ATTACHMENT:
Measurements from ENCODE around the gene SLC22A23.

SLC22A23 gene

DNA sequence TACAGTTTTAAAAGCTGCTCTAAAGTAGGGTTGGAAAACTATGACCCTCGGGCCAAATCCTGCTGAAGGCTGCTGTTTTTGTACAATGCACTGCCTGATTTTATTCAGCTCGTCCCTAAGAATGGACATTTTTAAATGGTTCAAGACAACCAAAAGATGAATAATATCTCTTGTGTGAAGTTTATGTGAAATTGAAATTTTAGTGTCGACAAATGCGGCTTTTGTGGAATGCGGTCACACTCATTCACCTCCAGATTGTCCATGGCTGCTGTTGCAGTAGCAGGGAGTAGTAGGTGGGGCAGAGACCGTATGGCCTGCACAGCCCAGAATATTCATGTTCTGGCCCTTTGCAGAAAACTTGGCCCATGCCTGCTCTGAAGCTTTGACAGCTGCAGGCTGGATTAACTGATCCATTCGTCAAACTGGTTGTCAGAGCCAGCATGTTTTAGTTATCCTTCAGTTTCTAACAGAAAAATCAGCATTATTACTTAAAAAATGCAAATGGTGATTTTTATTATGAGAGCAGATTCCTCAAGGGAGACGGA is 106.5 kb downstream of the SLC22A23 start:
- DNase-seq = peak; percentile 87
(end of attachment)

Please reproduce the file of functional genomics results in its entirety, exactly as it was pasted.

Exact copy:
Measurements from ENCODE around the gene SLC22A23.

SLC22A23 gene

DNA sequence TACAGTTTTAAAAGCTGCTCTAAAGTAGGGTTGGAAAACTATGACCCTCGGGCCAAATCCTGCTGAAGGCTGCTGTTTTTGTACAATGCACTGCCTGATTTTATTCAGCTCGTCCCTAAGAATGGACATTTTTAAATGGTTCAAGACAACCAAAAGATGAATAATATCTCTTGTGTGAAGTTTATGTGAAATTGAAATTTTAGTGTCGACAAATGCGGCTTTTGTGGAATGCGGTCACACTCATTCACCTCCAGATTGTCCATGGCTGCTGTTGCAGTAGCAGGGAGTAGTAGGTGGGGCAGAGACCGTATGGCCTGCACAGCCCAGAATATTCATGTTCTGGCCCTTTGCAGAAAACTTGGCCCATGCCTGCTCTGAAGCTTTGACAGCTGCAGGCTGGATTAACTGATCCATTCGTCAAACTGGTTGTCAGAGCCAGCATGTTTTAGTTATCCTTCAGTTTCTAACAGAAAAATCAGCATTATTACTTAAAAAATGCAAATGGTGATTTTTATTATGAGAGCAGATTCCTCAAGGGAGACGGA is 106.5 kb downstream of the SLC22A23 start:
- DNase-seq = peak; percentile 87